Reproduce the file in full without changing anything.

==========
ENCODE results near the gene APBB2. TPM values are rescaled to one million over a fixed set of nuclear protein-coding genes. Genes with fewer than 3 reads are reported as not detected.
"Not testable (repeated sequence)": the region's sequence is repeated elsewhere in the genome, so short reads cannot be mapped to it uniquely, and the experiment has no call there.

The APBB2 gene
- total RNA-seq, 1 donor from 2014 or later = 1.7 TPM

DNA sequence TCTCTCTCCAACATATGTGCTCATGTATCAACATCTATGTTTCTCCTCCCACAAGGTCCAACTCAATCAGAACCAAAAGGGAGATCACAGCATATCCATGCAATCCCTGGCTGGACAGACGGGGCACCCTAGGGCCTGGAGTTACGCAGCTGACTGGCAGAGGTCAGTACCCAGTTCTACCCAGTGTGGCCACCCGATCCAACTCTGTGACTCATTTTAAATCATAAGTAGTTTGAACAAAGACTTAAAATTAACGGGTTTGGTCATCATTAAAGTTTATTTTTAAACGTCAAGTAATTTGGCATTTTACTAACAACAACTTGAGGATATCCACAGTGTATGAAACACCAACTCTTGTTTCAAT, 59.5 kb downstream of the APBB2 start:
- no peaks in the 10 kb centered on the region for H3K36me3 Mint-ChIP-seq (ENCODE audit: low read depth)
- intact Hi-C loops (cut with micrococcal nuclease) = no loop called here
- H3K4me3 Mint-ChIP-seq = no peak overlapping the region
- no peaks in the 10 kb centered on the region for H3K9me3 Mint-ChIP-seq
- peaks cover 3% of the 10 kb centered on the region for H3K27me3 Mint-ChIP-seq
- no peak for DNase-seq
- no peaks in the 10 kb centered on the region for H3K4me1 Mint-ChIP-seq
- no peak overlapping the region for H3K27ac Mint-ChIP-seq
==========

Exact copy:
ENCODE results near the gene APBB2. TPM values are rescaled to one million over a fixed set of nuclear protein-coding genes. Genes with fewer than 3 reads are reported as not detected.
"Not testable (repeated sequence)": the region's sequence is repeated elsewhere in the genome, so short reads cannot be mapped to it uniquely, and the experiment has no call there.

The APBB2 gene
- total RNA-seq, 1 donor from 2014 or later = 1.7 TPM

DNA sequence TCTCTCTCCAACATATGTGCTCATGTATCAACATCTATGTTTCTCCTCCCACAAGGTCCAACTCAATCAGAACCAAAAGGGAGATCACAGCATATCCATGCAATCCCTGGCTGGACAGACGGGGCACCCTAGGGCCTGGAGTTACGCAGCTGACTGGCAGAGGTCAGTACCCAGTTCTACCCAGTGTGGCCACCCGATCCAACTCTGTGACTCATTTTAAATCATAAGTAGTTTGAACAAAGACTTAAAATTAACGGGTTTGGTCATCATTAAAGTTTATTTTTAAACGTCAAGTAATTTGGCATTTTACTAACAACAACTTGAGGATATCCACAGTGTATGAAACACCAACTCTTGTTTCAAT, 59.5 kb downstream of the APBB2 start:
- no peaks in the 10 kb centered on the region for H3K36me3 Mint-ChIP-seq (ENCODE audit: low read depth)
- intact Hi-C loops (cut with micrococcal nuclease) = no loop called here
- H3K4me3 Mint-ChIP-seq = no peak overlapping the region
- no peaks in the 10 kb centered on the region for H3K9me3 Mint-ChIP-seq
- peaks cover 3% of the 10 kb centered on the region for H3K27me3 Mint-ChIP-seq
- no peak for DNase-seq
- no peaks in the 10 kb centered on the region for H3K4me1 Mint-ChIP-seq
- no peak overlapping the region for H3K27ac Mint-ChIP-seq